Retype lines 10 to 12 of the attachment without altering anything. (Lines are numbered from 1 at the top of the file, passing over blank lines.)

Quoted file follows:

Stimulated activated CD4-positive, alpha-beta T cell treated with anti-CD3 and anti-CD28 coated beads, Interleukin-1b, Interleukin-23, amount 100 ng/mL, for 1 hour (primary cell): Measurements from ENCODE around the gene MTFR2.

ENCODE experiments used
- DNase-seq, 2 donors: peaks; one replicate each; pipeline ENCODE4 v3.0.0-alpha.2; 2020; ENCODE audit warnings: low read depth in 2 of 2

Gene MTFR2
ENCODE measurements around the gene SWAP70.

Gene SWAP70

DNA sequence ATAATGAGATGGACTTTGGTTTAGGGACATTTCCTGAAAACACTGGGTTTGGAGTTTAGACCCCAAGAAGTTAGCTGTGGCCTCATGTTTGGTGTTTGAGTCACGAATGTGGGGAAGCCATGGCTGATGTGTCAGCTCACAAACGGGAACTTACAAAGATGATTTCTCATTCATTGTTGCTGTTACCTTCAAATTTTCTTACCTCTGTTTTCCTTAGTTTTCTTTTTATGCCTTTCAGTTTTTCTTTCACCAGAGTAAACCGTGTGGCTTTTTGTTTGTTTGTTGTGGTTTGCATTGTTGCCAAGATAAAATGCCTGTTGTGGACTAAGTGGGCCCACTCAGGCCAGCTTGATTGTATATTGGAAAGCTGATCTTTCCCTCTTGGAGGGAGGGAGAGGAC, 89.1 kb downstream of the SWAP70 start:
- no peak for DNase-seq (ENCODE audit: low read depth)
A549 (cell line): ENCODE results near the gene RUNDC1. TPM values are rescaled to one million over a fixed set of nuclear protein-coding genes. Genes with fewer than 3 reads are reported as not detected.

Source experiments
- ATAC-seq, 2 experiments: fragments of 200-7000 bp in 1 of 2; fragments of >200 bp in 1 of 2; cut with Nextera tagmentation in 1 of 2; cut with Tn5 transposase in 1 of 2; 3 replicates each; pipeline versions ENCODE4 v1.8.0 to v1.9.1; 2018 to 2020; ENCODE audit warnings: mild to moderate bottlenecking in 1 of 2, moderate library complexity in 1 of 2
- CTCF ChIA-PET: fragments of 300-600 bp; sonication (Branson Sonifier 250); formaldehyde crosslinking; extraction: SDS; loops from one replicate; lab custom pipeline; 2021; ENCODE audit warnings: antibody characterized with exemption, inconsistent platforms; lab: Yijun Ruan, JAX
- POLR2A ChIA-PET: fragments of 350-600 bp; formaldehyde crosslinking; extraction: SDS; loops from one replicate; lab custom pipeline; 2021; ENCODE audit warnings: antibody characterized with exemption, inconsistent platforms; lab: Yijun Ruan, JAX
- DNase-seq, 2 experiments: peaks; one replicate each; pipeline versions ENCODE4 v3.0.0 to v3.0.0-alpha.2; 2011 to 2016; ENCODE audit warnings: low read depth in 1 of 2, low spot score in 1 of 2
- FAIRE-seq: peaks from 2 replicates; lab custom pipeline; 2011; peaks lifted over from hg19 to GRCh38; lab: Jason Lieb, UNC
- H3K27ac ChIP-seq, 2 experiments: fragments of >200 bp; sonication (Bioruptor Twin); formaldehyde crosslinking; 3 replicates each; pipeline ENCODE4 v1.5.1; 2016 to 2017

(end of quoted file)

Source experiments
- ATAC-seq, 2 experiments: fragments of 200-7000 bp in 1 of 2; fragments of >200 bp in 1 of 2; cut with Nextera tagmentation in 1 of 2; cut with Tn5 transposase in 1 of 2; 3 replicates each; pipeline versions ENCODE4 v1.8.0 to v1.9.1; 2018 to 2020; ENCODE audit warnings: mild to moderate bottlenecking in 1 of 2, moderate library complexity in 1 of 2
- CTCF ChIA-PET: fragments of 300-600 bp; sonication (Branson Sonifier 250); formaldehyde crosslinking; extraction: SDS; loops from one replicate; lab custom pipeline; 2021; ENCODE audit warnings: antibody characterized with exemption, inconsistent platforms; lab: Yijun Ruan, JAX